When can you get a credit card?
Key points about: age requirements for credit cards
You can get a credit card in your name at eighteen but will need income to qualify.
Some teens under eighteen can get a credit card if a primary cardmember adds them as an authorized user on their credit card account.
Secured and student credit cards have less rigorous qualifications than regular cards, including credit history and income requirements.
If you’re considering getting your first credit card, you might wonder when you can apply. While you’re allowed to get a credit card at eighteen, the type of credit card you qualify for depends on your income and a few other factors. But you don’t need income to become an authorized user on someone else’s credit card account, and teens under eighteen may even qualify to become authorized users. Read on to learn more about your options.
Credit card income requirements
Proof of income shows a credit issuer you can pay back your debt. Some credit cards require more income than others, so it’s essential to understand the conditions before you apply.
If you’re a borrower between eighteen and twenty, you must provide proof of independent income as required by the Credit CARD Act of 2009—but you don’t necessarily need a job. For example, income can include regular allowances or leftover funds from a scholarship, or student loan. If you’re twenty-one or older, you’re also subject to income requirements based on the card and issuer. However, you can include your income and any regular income you have access to, such as income from a spouse.
Credit cards for first-time borrowers
Even if you’re eighteen, some credit cards require a credit history and higher income levels to apply, something not all first-time borrowers have. However, there are specific credit cards for young adults with limited income who have yet to establish credit.
Secured cards: A secured credit card requires a deposit equal to the credit limit approved by the credit card company, which protects the lender if you fail to pay your debt. And a secured card often comes with a lower spending limit and a higher interest rate than a regular credit card. Still, some secured rewards credit cards offer cash back on everyday purchases. And as long as the card issuer reports your payment activity to a credit bureau, a secured card can help you build credit with responsible use.1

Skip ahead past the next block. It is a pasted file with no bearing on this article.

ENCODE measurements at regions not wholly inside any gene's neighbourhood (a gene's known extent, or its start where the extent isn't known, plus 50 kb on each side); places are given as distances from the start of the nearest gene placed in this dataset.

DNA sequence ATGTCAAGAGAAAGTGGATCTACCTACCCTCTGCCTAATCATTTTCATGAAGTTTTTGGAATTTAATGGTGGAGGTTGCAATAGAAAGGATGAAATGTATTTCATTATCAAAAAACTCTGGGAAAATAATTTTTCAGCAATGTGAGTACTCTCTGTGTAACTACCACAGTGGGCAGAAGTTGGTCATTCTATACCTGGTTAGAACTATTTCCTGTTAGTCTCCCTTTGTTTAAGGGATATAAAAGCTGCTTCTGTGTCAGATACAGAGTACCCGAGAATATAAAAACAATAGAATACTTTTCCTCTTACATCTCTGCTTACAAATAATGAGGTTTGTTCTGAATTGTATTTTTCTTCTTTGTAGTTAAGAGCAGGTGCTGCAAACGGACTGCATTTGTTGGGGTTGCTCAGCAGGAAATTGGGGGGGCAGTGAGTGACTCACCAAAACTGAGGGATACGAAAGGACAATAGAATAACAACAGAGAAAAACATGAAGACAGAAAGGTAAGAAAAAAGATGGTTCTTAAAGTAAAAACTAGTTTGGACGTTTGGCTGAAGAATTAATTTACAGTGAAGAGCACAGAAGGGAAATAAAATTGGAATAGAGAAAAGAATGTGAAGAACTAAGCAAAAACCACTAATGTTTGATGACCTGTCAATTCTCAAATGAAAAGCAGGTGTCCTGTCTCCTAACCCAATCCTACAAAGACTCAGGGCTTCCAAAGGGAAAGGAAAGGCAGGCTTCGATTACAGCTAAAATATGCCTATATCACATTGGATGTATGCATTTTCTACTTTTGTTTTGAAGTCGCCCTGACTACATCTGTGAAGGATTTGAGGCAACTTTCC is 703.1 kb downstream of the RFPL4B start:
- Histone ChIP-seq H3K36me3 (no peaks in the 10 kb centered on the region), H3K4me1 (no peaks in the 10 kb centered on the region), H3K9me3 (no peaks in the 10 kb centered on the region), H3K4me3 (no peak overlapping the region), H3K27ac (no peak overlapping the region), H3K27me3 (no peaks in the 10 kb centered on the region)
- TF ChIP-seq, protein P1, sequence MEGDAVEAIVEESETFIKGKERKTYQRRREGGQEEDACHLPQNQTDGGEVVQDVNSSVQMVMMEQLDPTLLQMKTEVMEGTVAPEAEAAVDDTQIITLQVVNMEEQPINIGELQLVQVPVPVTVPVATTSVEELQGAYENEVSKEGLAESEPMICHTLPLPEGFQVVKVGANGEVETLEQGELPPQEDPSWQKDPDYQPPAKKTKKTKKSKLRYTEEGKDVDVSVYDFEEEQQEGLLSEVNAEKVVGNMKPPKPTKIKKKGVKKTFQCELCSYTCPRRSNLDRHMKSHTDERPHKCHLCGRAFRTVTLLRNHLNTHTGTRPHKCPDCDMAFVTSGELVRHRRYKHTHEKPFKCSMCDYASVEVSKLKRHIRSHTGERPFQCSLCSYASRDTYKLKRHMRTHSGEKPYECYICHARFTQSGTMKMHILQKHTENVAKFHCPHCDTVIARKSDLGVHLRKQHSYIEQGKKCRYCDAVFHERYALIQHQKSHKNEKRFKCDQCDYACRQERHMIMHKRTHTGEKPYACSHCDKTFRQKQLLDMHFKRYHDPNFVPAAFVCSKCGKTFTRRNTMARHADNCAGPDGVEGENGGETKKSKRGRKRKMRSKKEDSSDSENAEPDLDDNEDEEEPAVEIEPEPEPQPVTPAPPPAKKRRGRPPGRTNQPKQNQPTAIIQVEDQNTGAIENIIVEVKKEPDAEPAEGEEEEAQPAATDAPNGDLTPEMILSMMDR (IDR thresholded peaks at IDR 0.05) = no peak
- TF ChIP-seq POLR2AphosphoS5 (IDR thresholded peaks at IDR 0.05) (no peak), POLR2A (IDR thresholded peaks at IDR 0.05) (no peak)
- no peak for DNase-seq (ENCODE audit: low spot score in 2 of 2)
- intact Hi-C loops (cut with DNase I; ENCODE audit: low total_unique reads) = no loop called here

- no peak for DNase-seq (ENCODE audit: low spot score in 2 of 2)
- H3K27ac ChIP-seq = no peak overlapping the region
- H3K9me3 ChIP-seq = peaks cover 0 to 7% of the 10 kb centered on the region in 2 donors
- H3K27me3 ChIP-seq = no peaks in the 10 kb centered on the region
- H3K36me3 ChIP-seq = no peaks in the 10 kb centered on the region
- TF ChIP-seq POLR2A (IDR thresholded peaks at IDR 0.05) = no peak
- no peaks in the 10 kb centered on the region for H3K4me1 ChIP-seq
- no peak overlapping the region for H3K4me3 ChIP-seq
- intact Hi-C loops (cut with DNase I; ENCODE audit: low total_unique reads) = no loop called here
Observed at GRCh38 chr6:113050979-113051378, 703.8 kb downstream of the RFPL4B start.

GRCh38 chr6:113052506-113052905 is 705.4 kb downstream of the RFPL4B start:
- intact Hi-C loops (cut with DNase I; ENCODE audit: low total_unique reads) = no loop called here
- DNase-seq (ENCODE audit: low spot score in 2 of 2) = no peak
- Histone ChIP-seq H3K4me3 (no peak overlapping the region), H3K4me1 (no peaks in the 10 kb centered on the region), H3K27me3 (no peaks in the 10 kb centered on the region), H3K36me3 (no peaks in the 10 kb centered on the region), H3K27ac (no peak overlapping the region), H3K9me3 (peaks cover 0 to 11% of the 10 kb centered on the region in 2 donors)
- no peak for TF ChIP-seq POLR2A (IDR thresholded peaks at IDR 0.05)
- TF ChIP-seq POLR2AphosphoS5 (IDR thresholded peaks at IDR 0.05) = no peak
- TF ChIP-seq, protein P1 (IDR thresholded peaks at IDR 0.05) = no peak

With some creditors, once you’ve shown you can manage your debt, you can get your deposit back and graduate to an unsecured credit card. With the Discover it® Secured Credit Card, you can get your deposit back when you upgrade to an unsecured card after six consecutive on-time payments and six months of good status on all your credit accounts, and if you qualify, Discover will increase your credit line.2
Student cards: Getting a student credit card may require submitting proof that you’re a student but doesn’t require a security deposit. While the credit limit is typically lower for student credit cards, you can build credit with responsible use1 and may earn cash back rewards with eligible purchases. For example, a Discover it® Student Cash Back Card lets you earn 5% cash back on everyday purchases at different places each quarter, up to the quarterly maximum when you activate.3
Getting a credit card as an authorized user
Did you know?
You can become an authorized user on someone else’s credit card account with no income or credit history required. Even teens under eighteen may qualify. Becoming an authorized user is simple: a primary cardmember requests to add you, and the card issuer sends you a card you can use for purchases.
While you will have a card in your name, you’re not responsible for payments, and you can build credit with responsible use1 (helping you qualify for your own line of credit once you’re eligible). However, if either you, or the primary cardmember overspend, or if the primary cardmember misses payments, it can negatively your credit.
Applying for your first credit card
Once you’ve decided on a card that fits your needs, you can apply online. Applying for a credit card is relatively straightforward. You’ll need to provide basic personal and financial information on your credit card application, such as your Social Security number and income, plus any additional information applicable to the credit card, like proof of enrollment if you’re applying for a student credit card.
How long does it take to get a credit card?
After you’ve submitted your application, the credit card issuer checks your credit. This process can take a few seconds to a minute or more, depending on the issuer and your credentials. There are three possible outcomes after you submit: you can receive instant approval, denial, or a message that your application needs further review. Any further review will add time to the approval decision.
Ultimately, it can take up to thirty days to get approval or denial from a credit card company. If approved, you’ll typically receive your new credit card in the mail within two weeks. There may also be a simple activation process that requires you to call the issuer.
Once you’re eighteen, deciding when to apply for a credit card is up to you. Understanding your options based on income and credit history can help you choose the best credit card for your situation. Whether you start with a secured or student credit card, or become an authorized user (even before eighteen), spending responsibly and making on-time payments are vital to building good credit and realizing your financial potential.
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